Flexibility, What is it Good For?

04 Nov Flexibility, What is it Good For?

1320429814Is stretching all it’s cracked out to be or have the benefits been embellished? Find out for yourself.











Flexibility, What is it Good For?

We’ve all been taught that stretching is an important part of training.  More stretching means increased flexibility which means increased range of motion – meaning you can finally impress your girlfriend by putting your leg behind your head.

Nothing screams “I am a man that built the Egyptian pyramids” as this does.  Am I right?

If we’re tight and injury prone, we’re told to back off the weights to work on flexibility.  After that, we can use this new base of flexibility to increase performance (i.e. build more muscles , get stronger and be more athletic).

Seems simple.

Well, like a lot of classic training principles you learn, there is a lack of real research to back this one up.  My Kinesiology department brethren may already be writing me off here.  All the textbooks go on and on about how important stretching is to prevent injury.

My response?

Flexibility is important but the idea has been oversimplified.

A Different Idea

Let me ask this question- Is the ability to pull your leg up to your head and hold it motionless mean you can use that range of motion while moving?

Can that same person do a jumping split to the same degree?  Some would argue no.  There are a lot more factors including muscular strength and metabolic functions that will limit this person from using that same range of motion while moving (Siff, 1993).

Now don’t get me wrong.  I’m not saying passive flexibility has no place.  There are sports and other activities that benefit from increased static (motionless) range of motion .  Using the same range of motion dynamically (in motion) is a different story though.

The body functions as a unit when moving.  Squatting down to pick something up involves muscular strength, coordination, stamina and stability as much as it does flexibility and mobility.  (Siff, 1998).

Trying to separate flexibility into its own category without taking into account how these other factors affect the ability to exhibit range of motion in movement is a mistake.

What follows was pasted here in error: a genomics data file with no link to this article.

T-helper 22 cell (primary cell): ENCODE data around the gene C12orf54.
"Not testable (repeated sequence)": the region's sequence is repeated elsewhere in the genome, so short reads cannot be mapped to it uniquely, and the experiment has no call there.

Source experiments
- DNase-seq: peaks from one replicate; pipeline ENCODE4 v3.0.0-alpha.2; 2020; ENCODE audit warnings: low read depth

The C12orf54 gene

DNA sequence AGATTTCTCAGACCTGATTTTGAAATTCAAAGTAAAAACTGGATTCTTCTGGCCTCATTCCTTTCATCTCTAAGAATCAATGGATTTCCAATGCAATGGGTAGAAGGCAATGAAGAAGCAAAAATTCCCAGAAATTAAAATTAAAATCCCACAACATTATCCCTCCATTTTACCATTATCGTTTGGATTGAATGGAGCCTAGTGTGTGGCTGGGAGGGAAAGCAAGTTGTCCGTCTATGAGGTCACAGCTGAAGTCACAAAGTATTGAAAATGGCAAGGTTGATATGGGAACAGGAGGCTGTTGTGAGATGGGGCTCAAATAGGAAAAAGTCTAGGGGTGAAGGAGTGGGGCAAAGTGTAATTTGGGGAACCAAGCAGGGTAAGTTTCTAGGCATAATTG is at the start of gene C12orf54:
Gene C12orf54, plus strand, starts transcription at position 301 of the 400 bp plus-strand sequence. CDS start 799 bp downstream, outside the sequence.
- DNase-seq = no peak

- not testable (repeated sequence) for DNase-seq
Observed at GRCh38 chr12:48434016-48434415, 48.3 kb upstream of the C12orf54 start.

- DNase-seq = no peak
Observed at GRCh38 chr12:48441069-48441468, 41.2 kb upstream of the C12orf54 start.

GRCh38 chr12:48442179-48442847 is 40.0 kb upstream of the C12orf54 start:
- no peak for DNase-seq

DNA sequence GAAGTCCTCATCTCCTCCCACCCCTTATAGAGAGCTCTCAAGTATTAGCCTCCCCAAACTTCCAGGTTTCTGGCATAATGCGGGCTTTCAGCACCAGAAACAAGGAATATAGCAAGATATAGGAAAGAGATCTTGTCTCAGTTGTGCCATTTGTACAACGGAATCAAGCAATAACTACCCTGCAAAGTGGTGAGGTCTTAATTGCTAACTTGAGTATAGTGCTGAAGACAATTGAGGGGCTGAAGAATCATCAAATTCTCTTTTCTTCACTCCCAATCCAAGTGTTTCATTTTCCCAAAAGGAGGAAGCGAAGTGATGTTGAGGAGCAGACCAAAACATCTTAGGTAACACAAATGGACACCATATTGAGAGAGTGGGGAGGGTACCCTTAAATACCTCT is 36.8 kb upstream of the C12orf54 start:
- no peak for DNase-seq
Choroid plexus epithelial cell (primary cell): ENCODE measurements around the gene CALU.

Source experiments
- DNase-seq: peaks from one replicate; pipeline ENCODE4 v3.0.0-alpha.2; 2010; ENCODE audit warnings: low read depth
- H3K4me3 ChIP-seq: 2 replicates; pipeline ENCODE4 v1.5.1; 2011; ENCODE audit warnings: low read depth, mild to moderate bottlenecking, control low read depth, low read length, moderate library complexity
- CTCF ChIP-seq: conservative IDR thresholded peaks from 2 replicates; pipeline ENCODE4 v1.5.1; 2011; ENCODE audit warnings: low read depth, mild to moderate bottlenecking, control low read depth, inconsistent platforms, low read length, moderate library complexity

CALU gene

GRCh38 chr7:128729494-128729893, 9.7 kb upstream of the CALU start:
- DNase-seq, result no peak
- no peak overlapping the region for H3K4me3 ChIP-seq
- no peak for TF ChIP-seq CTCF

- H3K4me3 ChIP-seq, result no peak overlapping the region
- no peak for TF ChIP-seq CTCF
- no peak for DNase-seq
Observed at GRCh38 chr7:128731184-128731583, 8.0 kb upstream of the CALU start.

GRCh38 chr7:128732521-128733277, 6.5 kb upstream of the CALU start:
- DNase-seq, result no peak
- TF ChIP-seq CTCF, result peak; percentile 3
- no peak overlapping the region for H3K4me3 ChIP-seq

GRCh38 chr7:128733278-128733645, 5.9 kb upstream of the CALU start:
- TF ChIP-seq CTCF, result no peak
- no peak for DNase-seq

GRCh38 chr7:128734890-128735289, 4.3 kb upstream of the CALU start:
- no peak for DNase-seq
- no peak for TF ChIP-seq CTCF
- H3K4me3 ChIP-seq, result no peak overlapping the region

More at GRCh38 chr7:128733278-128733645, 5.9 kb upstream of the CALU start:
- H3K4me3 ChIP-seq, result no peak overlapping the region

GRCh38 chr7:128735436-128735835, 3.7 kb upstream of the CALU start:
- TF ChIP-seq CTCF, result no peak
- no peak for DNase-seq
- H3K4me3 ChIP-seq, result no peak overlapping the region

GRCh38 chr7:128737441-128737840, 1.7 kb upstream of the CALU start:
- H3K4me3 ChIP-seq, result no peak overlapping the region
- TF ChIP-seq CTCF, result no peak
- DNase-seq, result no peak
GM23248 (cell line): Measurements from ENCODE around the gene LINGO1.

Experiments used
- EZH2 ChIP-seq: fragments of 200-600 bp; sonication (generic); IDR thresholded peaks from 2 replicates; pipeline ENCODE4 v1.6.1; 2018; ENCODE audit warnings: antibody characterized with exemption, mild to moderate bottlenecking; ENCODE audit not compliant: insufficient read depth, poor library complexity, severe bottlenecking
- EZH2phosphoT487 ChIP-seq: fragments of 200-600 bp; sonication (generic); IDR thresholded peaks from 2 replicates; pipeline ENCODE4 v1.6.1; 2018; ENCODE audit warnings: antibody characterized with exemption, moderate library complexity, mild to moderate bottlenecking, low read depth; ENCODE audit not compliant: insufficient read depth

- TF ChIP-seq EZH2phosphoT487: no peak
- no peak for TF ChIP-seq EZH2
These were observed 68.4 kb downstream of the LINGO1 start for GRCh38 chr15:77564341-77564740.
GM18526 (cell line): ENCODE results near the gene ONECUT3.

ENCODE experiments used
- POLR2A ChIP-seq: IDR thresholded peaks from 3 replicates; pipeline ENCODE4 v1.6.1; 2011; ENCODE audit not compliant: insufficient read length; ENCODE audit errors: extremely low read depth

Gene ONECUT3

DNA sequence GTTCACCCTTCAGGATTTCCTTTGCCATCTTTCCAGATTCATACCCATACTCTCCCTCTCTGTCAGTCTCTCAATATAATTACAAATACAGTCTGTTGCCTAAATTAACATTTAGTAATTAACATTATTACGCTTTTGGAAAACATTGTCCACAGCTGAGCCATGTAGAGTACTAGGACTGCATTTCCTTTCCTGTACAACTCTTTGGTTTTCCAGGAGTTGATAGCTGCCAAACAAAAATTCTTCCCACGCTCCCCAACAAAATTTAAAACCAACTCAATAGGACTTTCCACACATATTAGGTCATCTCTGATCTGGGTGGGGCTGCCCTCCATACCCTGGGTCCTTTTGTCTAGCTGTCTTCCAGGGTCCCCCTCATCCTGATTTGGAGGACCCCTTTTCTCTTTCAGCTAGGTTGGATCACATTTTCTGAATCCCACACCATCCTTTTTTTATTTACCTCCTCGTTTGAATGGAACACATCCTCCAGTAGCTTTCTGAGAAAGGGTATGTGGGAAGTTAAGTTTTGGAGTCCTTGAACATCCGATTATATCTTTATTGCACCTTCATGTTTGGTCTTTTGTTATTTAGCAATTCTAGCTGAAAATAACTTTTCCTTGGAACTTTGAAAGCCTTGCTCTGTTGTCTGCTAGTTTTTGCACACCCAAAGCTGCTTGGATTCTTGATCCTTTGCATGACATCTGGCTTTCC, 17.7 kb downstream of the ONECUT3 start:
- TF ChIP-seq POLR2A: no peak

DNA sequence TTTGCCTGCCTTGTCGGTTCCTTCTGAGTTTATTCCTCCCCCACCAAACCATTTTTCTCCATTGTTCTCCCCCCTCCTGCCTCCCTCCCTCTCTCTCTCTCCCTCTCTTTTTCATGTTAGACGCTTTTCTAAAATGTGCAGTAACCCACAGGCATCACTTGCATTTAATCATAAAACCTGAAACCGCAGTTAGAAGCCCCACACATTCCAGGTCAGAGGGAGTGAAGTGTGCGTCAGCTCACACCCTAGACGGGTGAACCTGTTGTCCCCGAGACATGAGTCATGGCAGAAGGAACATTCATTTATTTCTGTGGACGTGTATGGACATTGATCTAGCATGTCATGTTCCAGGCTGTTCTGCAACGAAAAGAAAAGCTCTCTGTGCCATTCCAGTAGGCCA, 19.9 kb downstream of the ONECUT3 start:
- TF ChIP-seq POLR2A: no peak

I’ll give you an example.  As a strength trainer I’ve worked with clients who could not perform a deep squat.  You know the kind you see a baby perform perfectly when he drops his pacifier.

Any educated strength coach would assume this is a flexibility or mobility issue.  Only problem is when you have them lay down on their backs and check there hip/hamstring and ankle mobility- they have incredible range of motion.

The issue is that they don’t have the muscular coordination and strength to descend into a deep squat so their bodies basically stop themselves to keep from falling over.

A different approach

So where do we go from here?  Do we throw stretching out of the window ? If you want increased ranges of motion, absolutely not.  Will static stretching necessarily prevent injury though and “loosen” you up the way it is said to?

I think the jury is still out.

Meanwhile, we still need to learn to use flexibility dynamically.  That’s where dynamic stretching with resistance or loaded stretching comes into play.  This is a principle that was experimented on

This can be done a few different ways but I’ll briefly explain a hip flexor stretch that I’ve seen to be most beneficial for athletes and average clientele alike.

First get a resistance band.  Then tie it around your legs right below your knees.  Get into a really deep lunge position so that the band is stretched and you have to actively work keep that position.

Drop your back knee down and push your hips forward.  Refer to the picture above to get the idea of the position.
The band teaches you to stabilize and involve muscular force while stretching.

Check back soon for a post with video demonstrations of a lot more resistance stretching.

Got something to say about flexibility? Leave it in the comments.


Siff Mel C. (1993) Exercise and the soft tissues. Fitness Sports Rev Int, 28 (1), 32

Siff Mel C. (1998) Facts and Fallacies of Fitness, Mel Siff, University of Witwatersrand, Johannesburg,

South Africa.

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